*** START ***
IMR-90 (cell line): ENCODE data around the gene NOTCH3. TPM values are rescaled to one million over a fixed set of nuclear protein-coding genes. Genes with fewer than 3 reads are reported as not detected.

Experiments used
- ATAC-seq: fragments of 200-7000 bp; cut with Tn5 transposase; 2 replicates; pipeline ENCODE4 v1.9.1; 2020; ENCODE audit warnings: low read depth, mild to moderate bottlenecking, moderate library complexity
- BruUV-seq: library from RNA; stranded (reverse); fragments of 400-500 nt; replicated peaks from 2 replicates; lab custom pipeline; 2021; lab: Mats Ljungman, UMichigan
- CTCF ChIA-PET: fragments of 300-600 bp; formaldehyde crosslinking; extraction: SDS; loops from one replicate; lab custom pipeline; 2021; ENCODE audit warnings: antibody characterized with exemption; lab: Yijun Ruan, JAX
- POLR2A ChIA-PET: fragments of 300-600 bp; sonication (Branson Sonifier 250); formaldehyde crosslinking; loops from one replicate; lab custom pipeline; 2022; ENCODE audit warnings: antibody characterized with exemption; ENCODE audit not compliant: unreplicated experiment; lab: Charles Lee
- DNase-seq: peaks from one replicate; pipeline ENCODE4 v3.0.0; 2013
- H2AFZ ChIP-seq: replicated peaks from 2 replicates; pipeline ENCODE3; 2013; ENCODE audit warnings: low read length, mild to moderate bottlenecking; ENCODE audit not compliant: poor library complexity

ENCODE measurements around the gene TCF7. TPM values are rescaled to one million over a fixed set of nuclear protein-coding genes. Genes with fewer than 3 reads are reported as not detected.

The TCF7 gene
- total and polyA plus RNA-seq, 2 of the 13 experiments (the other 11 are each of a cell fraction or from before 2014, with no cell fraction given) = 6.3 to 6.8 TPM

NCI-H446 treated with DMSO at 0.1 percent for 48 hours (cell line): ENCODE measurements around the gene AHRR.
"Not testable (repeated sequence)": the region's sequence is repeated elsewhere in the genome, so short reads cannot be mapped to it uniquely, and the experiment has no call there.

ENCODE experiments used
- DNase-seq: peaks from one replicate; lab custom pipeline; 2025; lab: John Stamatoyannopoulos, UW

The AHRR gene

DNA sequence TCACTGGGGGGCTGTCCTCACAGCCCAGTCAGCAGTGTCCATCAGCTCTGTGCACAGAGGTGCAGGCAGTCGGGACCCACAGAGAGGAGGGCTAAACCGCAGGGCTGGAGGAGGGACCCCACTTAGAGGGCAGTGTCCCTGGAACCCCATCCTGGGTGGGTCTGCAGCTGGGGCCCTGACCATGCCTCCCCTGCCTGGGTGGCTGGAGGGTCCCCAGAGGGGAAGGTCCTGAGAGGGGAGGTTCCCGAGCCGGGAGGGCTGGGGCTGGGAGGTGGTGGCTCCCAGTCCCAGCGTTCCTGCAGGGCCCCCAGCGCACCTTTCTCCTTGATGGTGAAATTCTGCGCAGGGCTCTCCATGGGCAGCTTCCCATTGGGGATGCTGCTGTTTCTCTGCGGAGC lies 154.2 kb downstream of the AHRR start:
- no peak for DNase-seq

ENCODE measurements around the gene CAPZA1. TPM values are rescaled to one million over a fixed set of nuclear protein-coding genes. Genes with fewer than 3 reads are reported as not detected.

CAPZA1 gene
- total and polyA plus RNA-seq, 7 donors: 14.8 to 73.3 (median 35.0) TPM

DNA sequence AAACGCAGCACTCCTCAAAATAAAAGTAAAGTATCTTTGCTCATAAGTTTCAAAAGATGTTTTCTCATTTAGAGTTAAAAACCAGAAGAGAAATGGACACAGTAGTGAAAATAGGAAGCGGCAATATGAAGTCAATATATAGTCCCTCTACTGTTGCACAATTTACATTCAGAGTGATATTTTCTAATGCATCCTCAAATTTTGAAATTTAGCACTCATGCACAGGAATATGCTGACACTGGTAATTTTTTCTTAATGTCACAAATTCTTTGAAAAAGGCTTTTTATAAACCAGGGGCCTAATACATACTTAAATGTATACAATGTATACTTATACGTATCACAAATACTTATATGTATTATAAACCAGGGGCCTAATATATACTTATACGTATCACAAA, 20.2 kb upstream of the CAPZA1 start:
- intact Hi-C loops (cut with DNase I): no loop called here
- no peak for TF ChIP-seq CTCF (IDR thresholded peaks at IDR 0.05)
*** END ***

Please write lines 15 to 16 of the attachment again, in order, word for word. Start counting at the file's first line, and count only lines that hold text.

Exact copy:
- DNase-seq: peaks from one replicate; lab custom pipeline; 2025; lab: John Stamatoyannopoulos, UW

The AHRR gene